The Deep, [Plastic] Sea

There is no denying it: plastic is a people problem. Since the 1950’s, plastic has grown to encompass our lives, so much so that we don’t even realize the amount of plastic we consume on a daily basis. Did you get an iced coffee on your way to work today? Plastic. Did you buy a snack from the vending machine? Plastic. If you look at the tag on your clothing, does it say polyester? Plastic. It seems inescapable.

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According to National Geographic,  there were 2.3 million tons of plastic in the world in the 1950’s. In 2015, there was more than 448 million tons. Because plastic is not biodegradable, the plastic bottle that your grandparents used in 1950 is still around, and it’s not going anywhere. When plastics “break down”, they are not degrading, but rather turning into micro-plastics. Micro-plastics are the silent killer that can be as small as a grain of sand, and are consumed by marine life, birds, and humans alike. According to a study conducted by the University of Newcastle, “on average people could be ingesting approximately 5 grams of plastic every week, which is the equivalent weight of a credit card.”

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When it comes to plastic, recycling isn’t a sustainable practice. On average only 9% of plastic is recycled, 12% is incinerated (which produces methane gas, a contributing factor to climate change), and 79% is in landfills or littered. Even more disturbing, the United States ships hundreds of thousands tons of it’s “recycled” plastic to developing countries that cannot even recycle the plastic from their own country. Read the investigative article here.

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The ocean is drowning in plastic. Millions of marine animals die every year from plastic through consumption and injury. During ocean cleanups, the top ten types of trash picked up are all made of plastic according to NOAA. When it comes to waste management, there are the 3 R’s: reduce, reuse, recycle. The order of these R’s is the key to solving our plastic problem.

Reduce. This is the first and most important step in managing plastic. Rather than generate more plastic to recycle, we must first and foremost reduce the plastic produced in the first place. There is already over 448 million tons of plastic in the world; we don’t need any more. As you go about your daily routine, write down everything you used that was plastic, particularly single-use plastic. From there, see where you can reduce. Buy reusable shopping and produce bags, buy a set of bamboo utensils and a reusable water bottle you can carry in your purse, and invest in clothing that is made of cotton or linen rather than polyester. To reduce plastic food packaging, see if you can take the step of buying in bulk, and find a store near you.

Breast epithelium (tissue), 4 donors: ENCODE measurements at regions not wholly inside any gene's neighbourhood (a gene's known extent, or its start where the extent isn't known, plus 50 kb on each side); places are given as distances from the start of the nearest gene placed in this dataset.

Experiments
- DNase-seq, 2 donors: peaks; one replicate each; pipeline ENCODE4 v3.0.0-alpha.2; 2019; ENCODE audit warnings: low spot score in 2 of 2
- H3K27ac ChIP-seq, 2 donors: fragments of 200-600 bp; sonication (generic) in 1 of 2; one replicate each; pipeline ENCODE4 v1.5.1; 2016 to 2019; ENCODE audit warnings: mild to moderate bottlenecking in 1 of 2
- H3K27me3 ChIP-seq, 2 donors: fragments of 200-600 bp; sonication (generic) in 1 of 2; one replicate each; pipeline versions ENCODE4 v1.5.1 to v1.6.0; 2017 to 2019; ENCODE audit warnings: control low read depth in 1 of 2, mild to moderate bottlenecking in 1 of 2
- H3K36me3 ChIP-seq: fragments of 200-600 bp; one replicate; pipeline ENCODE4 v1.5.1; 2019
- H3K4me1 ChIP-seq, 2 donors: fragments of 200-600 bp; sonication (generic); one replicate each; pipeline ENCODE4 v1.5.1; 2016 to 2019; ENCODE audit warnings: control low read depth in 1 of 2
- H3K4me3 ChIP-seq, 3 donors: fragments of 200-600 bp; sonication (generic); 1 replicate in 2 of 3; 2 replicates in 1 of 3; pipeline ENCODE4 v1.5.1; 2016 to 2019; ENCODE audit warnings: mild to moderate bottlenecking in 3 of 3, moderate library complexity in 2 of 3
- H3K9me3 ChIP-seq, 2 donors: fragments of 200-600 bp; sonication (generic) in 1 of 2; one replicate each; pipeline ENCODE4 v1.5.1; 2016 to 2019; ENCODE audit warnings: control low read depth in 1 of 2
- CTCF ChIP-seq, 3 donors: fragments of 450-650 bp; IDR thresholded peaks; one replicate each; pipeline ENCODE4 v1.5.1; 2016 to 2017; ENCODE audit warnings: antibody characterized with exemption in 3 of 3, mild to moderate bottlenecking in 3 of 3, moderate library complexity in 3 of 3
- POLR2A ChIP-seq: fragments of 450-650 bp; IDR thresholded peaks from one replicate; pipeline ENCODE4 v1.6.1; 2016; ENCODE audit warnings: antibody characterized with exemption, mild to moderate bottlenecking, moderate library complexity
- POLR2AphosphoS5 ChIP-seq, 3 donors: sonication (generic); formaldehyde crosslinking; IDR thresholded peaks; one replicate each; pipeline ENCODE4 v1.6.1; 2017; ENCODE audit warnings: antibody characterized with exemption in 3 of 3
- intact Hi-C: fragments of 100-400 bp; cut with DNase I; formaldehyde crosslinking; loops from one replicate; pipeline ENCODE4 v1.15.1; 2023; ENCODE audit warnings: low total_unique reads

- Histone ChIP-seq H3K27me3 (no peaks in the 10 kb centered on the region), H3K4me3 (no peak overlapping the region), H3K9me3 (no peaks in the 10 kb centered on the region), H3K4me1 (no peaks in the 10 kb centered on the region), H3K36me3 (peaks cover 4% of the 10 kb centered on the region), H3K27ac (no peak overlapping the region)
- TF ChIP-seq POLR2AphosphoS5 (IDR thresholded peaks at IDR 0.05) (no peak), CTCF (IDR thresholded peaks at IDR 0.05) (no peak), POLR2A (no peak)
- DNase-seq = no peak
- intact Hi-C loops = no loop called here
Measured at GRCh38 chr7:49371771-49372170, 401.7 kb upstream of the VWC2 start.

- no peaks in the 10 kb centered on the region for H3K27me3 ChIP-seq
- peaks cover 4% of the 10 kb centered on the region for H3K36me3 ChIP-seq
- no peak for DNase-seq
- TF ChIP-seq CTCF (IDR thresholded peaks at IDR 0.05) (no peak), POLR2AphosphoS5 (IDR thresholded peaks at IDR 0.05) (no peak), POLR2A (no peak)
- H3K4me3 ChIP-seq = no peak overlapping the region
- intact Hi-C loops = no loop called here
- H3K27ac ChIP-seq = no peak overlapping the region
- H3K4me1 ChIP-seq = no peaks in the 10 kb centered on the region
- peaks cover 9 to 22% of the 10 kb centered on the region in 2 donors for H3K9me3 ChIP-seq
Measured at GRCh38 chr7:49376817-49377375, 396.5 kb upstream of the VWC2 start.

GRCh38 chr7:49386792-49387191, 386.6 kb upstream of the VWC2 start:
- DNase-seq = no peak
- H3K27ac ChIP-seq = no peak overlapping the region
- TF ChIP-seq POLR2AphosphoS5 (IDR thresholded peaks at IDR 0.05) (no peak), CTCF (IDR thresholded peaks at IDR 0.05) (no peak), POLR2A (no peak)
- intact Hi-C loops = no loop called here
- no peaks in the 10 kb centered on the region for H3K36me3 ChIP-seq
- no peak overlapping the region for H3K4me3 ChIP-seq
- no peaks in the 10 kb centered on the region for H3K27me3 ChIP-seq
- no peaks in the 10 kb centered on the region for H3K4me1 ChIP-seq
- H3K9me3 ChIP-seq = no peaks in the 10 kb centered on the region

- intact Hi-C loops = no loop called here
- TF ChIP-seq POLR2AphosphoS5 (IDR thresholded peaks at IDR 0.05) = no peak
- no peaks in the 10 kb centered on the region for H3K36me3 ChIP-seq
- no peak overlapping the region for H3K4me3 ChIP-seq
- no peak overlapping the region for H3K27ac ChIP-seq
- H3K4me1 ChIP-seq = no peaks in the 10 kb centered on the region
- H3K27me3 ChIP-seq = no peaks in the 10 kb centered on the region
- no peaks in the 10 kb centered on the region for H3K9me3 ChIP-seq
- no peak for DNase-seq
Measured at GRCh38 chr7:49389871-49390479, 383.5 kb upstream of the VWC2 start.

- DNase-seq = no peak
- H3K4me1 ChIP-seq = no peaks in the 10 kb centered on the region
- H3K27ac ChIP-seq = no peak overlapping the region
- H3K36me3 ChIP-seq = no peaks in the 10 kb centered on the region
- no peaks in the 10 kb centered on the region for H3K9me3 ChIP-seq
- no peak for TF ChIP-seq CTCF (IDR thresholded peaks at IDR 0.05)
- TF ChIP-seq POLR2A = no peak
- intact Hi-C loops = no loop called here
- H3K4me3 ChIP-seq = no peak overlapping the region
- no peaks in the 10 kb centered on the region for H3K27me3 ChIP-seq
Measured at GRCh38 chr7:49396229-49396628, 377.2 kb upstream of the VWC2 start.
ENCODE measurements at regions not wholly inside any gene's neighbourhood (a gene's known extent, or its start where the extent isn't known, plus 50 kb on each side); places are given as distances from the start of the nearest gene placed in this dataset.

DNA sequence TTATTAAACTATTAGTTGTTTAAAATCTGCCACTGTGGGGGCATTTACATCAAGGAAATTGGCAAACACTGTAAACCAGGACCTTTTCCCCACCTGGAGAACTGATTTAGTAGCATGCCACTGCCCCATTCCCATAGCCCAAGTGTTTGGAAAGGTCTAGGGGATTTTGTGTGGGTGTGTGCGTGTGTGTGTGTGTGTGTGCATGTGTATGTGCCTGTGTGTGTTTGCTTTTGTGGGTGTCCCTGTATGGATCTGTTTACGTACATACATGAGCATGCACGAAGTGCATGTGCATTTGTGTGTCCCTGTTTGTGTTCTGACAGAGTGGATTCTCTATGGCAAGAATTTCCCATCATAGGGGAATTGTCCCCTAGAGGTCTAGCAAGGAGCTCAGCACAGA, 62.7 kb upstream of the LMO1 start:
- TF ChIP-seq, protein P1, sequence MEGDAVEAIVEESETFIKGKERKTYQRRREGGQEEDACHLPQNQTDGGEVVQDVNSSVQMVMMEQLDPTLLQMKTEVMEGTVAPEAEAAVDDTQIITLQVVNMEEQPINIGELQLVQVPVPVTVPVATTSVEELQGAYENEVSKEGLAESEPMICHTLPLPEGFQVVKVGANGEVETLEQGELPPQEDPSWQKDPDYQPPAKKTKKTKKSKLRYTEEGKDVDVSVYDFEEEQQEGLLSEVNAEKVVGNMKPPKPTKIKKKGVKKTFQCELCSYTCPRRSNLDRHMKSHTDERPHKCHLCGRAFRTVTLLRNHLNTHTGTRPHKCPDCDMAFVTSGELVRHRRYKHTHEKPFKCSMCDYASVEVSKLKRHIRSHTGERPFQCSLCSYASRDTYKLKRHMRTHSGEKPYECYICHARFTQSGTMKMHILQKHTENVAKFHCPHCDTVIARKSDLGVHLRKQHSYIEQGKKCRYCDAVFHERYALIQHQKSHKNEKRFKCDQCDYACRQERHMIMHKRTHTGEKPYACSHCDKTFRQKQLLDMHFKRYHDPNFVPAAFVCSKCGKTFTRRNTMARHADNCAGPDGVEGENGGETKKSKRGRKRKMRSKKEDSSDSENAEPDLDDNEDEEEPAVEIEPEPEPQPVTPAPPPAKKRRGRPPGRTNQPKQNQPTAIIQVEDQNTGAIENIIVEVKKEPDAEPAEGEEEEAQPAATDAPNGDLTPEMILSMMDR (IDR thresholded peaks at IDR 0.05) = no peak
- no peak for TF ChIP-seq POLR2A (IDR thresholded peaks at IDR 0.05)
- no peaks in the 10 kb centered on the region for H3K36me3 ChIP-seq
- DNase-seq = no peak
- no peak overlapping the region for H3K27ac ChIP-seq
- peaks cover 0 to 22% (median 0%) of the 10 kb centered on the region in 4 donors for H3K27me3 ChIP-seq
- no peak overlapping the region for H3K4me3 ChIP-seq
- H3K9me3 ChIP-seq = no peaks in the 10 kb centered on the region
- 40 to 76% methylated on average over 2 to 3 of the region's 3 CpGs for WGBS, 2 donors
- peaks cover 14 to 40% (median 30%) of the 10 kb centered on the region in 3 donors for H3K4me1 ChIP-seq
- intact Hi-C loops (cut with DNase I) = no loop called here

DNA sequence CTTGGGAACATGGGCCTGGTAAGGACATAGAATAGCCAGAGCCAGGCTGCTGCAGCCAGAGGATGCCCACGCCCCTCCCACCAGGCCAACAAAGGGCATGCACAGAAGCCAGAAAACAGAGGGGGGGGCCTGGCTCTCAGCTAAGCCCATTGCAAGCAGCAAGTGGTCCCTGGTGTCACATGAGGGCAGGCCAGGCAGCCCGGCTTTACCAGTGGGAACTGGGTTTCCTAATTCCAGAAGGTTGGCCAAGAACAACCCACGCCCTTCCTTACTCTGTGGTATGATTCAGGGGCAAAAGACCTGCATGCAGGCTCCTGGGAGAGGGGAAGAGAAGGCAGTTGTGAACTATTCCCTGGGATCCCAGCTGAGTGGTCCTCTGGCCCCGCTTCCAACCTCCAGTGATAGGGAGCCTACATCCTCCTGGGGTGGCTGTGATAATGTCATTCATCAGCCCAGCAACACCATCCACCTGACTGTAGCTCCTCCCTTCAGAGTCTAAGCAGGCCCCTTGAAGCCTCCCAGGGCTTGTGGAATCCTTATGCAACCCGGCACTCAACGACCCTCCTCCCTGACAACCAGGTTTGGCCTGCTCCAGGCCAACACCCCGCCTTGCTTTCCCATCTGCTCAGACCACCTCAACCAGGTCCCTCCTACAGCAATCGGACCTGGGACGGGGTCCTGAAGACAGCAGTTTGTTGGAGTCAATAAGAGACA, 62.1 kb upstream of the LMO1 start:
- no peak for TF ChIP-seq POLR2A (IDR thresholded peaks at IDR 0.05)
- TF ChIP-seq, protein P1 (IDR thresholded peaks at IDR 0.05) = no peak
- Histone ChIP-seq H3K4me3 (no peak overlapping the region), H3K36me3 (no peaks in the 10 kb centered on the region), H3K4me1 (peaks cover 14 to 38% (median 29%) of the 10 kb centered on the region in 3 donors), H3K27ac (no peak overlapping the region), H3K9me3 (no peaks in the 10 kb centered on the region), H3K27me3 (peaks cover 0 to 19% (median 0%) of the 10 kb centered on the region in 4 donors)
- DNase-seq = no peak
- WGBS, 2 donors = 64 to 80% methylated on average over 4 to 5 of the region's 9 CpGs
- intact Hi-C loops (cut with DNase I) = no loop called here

Reuse. When people recycle plastic, they are thinking that the products will be re-purposed. Cut out the middle-man, and re-purpose the items yourself before sending it to recycling. Save wrapping paper from birthdays to wrap presents for a later birthday. Re-use plastic take-out containers for prepped meals. Re-use glass bottles to keep household cleaners or soap.

Recycle [Responsibly]. Read up on what you can actually put in your recycling bin, because many local recycling centers can recycle one thing but not another. For example, plastic bags cannot be recycled in the general bin in Maryland, but you can drop them off at your local grocery store who can. If items are put in the recycling bin that aren’t meant to be recycled, the entire batch could be thrown out.

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The most important thing we can do to reduce plastic is to be conscious consumers. Forego unnecessary plastic packaging when buying items. Buy non-plastic alternatives. As we invest in these pieces, we are investing in the planet’s future and voting with our dollars. As demand for sustainable items increases and for plastic decreases, economics states that producers will make the shift with us. Environmental activism is also a key part in reducing plastic consumption. Voted for elected officials committed to the environment and reducing our carbon footprint, and have conversations with your friends about the plastic problem. The more people are informed, a bigger difference can be made.

Remember to give yourself grace, and know that you cannot be perfect. This is not about going completely plastic-free. It is about doing what you can, where you can. Plastic affects all of us, and more we reduce the healthier the environment and people will be.

We don’t need a handful of people doing zero waste perfectly. We need millions of people doing it imperfectly. Anne-Marie Bonneau

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